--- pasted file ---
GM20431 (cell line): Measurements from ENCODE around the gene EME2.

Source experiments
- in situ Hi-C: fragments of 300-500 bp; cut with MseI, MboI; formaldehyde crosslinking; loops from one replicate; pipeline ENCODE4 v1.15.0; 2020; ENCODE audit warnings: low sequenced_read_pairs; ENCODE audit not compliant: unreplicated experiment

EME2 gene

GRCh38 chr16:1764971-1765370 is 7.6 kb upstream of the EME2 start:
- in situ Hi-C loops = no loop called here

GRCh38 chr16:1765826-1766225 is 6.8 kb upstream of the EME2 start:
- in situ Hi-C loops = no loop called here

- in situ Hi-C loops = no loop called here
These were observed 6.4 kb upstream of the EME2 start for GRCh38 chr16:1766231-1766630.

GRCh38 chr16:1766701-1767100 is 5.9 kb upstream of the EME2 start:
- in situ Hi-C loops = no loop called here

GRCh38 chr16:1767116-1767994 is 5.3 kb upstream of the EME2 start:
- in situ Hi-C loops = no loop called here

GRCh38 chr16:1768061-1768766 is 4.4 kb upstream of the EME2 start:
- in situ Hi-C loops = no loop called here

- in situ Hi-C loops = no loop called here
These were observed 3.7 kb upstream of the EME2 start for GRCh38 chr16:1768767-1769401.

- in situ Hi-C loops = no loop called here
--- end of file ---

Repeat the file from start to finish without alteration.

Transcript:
GM20431 (cell line): Measurements from ENCODE around the gene EME2.

Source experiments
- in situ Hi-C: fragments of 300-500 bp; cut with MseI, MboI; formaldehyde crosslinking; loops from one replicate; pipeline ENCODE4 v1.15.0; 2020; ENCODE audit warnings: low sequenced_read_pairs; ENCODE audit not compliant: unreplicated experiment

EME2 gene

GRCh38 chr16:1764971-1765370 is 7.6 kb upstream of the EME2 start:
- in situ Hi-C loops = no loop called here

GRCh38 chr16:1765826-1766225 is 6.8 kb upstream of the EME2 start:
- in situ Hi-C loops = no loop called here

- in situ Hi-C loops = no loop called here
These were observed 6.4 kb upstream of the EME2 start for GRCh38 chr16:1766231-1766630.

GRCh38 chr16:1766701-1767100 is 5.9 kb upstream of the EME2 start:
- in situ Hi-C loops = no loop called here

GRCh38 chr16:1767116-1767994 is 5.3 kb upstream of the EME2 start:
- in situ Hi-C loops = no loop called here

GRCh38 chr16:1768061-1768766 is 4.4 kb upstream of the EME2 start:
- in situ Hi-C loops = no loop called here

- in situ Hi-C loops = no loop called here
These were observed 3.7 kb upstream of the EME2 start for GRCh38 chr16:1768767-1769401.

- in situ Hi-C loops = no loop called here